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Sailplane Aero-Tow
March 1975 American Aircraft Modeler

March 1975 American Aircraft Modeler

March 1975 American Aircraft Modeler - Airplanes and Rockets3 Table of Contents

These pages from vintage modeling magazines like Flying Aces, Air Trails, American Modeler, American Aircraft Modeler, Young Men, Flying Models, Model Airplane News, R/C Modeler, captured the era. All copyrights acknowledged.

Airplanes & Rockets website visitor David T. wrote asking about locating an article where the author reports on having initially tried aero-towing by a powered airplane with the tow line connected to the tail of the tow plane. I have never seen that method tried, and this article demonstrates why it is not commonplace. Disaster evidently resulted, so the author ended up connecting the tow line to the wing hold-down bolts and success ensued. This is the only aero-tow article I could find in the 1975 year range that David referenced, but it is not what he was looking for. If you know of an article that contains the experience he requested, please send me an e-mail and I will pass it along to David.

Emulate the big boys with a tow to altitude behind a powered job.

Emulate the big boys with a tow to altitude behind a powered job - Airplanes & Rockets

by Gordon Pearson

What do you do when you, as a sailplane pilot, have a gallon of fuel and an 88" Buzzard Bombshell-type Model? Being a person who likes to experiment and attempt the seemingly more difficult (and not wanting to waste a gallon of fuel), I decided to press the Bombshell into service in an unusual way. I would combine my first love (sailplanes) with power-a tow plane for sailplanes.

I read somewhere. that towing sailplanes was difficult. I think the same person said the bumble-bee cannot fly. That statement may not be fair. We may just be lucky. At any rate, towing as a means of getting a glider to a good altitude is not difficult, providing you have: (a) a good tow plane (slow and stable): (b) a reliable engine (40 cu. in. displacement or larger); (c) a good set of running legs; (d) any sailplane with a towhook near the nose.

Let's divide the project into three categories.

(1) The tow plane, (2) the glider and it's tow release mechanism, and (3) the method of launch and release once airborne.

The tow plane: I used an 88" sorta Buzzard Bombshell, powered with a Veco 45, swinging a 13 1/2 x 5 prop. The placement of the towline is immediately behind the trailing edge of the wing. I did not experiment in other positions, as this position worked out perfectly. There is no need to employ any kind of yoke to keep the towline from the rudder and stab, as the glider flies above the tow plane. A simple snap swivel and about 50 ft. of 60 lb. test, monofilament fishing line is used. At the glider end of the line, an 18" piece of 1/8" surgical tubing, with a 12" fishing leader and key chain ring, make up the entire package.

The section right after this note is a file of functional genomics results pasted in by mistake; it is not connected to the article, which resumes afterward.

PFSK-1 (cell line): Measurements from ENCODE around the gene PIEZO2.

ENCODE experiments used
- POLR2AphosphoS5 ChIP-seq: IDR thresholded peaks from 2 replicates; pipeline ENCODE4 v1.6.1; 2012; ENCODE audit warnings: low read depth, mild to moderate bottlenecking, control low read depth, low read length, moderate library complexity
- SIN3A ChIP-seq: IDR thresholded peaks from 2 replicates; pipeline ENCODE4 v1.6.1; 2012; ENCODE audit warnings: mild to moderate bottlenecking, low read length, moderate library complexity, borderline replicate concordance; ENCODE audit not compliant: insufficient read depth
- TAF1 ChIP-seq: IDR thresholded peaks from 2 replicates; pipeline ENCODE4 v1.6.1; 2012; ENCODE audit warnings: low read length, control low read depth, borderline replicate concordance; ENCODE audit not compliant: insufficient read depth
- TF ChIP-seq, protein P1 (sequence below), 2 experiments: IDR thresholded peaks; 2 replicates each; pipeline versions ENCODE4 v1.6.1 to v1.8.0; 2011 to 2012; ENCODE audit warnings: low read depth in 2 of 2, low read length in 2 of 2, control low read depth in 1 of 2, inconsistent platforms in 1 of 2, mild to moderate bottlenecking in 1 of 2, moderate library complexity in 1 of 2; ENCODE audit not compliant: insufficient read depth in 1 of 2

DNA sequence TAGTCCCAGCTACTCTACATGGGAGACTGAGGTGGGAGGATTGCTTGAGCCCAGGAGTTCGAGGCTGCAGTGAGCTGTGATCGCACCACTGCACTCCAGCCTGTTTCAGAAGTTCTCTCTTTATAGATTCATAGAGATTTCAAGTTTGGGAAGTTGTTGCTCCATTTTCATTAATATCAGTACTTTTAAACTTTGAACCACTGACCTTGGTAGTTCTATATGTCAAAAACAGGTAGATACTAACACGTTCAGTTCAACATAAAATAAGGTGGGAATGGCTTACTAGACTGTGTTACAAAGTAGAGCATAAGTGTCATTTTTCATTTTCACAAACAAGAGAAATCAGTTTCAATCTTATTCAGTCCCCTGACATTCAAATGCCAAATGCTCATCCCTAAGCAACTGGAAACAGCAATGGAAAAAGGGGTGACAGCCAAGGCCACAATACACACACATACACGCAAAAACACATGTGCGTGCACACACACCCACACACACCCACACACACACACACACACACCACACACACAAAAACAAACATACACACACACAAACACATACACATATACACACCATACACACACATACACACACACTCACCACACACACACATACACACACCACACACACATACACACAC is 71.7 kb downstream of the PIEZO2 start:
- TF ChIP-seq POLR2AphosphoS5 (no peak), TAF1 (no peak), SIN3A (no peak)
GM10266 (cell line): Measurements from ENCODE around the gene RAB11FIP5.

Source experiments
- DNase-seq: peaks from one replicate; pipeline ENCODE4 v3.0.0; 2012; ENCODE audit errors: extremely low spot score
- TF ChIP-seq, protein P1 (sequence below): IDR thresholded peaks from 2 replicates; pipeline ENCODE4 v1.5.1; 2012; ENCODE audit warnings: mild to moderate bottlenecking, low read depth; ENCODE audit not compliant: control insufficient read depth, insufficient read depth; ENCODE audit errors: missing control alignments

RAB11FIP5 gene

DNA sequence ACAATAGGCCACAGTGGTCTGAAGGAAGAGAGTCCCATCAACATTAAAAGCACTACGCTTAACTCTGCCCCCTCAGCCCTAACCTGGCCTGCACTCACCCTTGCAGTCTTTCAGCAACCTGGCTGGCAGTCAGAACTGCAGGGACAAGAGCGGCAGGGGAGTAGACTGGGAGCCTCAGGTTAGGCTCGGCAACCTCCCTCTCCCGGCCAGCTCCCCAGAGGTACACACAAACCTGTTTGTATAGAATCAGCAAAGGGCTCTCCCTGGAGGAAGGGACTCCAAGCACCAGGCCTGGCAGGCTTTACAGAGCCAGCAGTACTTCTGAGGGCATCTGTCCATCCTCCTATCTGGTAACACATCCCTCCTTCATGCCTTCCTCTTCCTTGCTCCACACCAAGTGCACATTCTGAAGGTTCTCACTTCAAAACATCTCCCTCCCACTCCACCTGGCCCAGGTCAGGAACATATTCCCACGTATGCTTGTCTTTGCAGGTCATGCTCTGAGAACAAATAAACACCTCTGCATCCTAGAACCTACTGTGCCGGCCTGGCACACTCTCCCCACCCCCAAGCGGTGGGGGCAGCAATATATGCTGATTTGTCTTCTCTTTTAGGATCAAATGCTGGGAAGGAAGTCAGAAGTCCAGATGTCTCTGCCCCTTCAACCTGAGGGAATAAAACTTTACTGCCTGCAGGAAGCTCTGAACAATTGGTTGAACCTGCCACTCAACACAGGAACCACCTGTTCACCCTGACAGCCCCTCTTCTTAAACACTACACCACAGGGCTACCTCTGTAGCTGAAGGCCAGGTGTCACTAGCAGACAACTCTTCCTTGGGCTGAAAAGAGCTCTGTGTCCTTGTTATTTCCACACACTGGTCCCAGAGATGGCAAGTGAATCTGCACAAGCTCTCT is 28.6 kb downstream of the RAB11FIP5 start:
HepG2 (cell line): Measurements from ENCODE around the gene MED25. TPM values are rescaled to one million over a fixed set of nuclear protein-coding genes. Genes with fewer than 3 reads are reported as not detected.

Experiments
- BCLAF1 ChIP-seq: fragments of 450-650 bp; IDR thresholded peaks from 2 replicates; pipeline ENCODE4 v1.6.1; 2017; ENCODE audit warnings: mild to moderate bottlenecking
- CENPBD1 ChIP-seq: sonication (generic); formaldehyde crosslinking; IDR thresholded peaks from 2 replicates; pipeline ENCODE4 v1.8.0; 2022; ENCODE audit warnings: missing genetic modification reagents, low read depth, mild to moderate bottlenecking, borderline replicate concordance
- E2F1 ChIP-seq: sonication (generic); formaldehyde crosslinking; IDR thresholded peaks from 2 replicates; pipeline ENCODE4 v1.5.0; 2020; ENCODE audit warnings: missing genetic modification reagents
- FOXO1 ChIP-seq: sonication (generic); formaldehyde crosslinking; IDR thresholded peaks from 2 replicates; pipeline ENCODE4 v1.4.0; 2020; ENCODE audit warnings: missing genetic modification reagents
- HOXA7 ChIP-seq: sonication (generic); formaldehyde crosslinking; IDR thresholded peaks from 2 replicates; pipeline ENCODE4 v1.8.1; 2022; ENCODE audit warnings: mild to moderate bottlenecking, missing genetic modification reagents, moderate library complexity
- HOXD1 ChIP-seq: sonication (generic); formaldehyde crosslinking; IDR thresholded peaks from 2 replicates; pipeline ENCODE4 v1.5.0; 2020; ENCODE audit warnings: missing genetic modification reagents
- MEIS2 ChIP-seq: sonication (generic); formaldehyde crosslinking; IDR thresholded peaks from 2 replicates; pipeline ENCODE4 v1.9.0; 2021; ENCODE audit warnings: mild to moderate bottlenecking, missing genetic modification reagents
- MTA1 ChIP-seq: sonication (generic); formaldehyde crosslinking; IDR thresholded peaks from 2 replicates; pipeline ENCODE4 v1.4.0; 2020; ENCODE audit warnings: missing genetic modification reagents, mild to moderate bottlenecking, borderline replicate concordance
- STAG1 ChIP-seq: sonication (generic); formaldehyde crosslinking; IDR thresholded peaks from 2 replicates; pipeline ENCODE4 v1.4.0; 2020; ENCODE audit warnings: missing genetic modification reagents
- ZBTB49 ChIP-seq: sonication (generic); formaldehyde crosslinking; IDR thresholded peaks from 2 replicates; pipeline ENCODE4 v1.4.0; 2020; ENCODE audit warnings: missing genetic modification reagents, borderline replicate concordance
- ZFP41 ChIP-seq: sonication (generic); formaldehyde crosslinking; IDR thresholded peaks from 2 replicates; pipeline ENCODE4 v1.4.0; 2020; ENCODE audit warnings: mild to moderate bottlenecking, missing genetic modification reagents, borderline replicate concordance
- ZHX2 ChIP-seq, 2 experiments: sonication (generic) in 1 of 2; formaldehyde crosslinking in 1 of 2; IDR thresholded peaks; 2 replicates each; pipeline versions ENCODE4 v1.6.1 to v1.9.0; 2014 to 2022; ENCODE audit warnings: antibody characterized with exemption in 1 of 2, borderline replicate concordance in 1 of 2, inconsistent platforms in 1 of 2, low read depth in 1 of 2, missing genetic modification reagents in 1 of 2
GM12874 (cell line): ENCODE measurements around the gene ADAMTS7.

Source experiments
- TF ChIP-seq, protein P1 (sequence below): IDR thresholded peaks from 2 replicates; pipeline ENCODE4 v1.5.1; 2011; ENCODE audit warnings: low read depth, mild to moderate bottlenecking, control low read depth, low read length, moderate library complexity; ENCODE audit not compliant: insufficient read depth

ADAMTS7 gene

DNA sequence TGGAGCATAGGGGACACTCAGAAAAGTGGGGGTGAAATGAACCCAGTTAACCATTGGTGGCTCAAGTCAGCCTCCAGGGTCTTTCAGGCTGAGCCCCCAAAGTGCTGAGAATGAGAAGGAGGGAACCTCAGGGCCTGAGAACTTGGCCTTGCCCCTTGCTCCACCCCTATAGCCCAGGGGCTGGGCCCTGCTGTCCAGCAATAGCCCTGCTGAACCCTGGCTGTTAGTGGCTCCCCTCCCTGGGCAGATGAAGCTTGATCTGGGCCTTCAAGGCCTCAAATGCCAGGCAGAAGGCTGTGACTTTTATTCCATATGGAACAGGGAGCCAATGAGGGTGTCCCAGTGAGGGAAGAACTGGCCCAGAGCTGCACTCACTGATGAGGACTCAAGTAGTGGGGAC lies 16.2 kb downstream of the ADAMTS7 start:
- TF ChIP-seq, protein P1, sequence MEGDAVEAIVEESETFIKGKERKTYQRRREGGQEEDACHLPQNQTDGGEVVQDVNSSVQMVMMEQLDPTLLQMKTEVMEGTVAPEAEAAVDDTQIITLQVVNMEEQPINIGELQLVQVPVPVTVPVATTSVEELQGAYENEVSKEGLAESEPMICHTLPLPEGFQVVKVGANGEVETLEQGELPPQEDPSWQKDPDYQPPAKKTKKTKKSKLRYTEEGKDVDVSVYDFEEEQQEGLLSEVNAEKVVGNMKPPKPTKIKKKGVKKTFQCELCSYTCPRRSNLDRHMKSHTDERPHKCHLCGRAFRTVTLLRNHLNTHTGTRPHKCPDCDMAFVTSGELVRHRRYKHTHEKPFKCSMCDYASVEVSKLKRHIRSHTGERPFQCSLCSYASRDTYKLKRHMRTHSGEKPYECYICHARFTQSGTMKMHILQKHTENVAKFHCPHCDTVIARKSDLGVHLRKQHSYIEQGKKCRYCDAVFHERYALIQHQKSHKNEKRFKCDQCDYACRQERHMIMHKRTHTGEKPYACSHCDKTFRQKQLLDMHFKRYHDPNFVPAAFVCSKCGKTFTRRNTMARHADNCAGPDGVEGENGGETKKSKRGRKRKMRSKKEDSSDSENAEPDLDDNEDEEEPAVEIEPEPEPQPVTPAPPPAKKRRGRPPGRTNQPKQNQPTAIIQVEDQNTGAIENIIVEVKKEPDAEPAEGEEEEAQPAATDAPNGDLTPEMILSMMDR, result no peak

Placement of towhook on the glider should be as close to the nose as possible. We have found that a simple hook works fine. See drawings for some mechanical tow releases we have used.

The author ROGs the powered tow plane, while the sailplane pilot synchronizes his launch - Airplanes & Rockets

The author ROGs the powered tow plane, while the sailplane pilot synchronizes his launch. Timing is the trick.

The drawings on the following page suggest a few of the possible ways to set up the line release. Let the airframe and radio installation be your guide. The external block method is easiest.

Method of launch: The tow plane should be revved up to top rpm, then released (ROG is a must). This is where we have experimented in launching methods. We found that someone with good legs (not necessarily the Brigitte Bardot type) holds the sailplane above his head, and runs to keep up with the powered plane as it takes off.

The glider will be airborne before the powered plane, and it is during this transition that problems, if any, may occur. If the line becomes slack, the glider is flying faster than the tow plane and the line may come off the glider. To eliminate this problem, a positive tow release would be helpful. When the power plane reaches the speed of the glider the rubber in the towline helps reduce the jerk (not the pilot) on the glider and tow plane. Try to keep the glider above the tow plane and keep the turns fairly large.

When the proper altitude is reached, and this is determined by just how high you wish to go and still see what you are doing, you must release. If you have a mechanical release, use it. If you do not, the tow plane should throttle back and let the glider overfly it.

At this point, if there are others who want a tow, you spiral down, land, hook up, and go again. If no one is waiting to go up, chop your engine and see if you can stay up as long as the sailplane. I towed a Cirrus up that got a 15 min. flight ... the Buzzard came down 15 min. after the Cirrus. Overheard the pilot of the glidersay, "That is disgusting."

In conclusion, the tow plane must be slow, stable, and have enough power to pull up a 4 lb. plane-minimum .40 cu. in. It is best to have a positive release towhook. With any kind of luck, the glider guys will pay for your fuel. One word of caution. When the tow plane is landing, be careful of the towline. It might smart if you got hit by the tow ring at 20 mph.

Barry Killick displays the automatic tow release in his Windsong - Airplanes & Rockets

Barry Killick displays the automatic tow release in his Windsong.

Aero-tow system diagram - Airplanes & Rockets

Aero-tow system diagram.



Posted July 23, 201
(original 4/15/2012)

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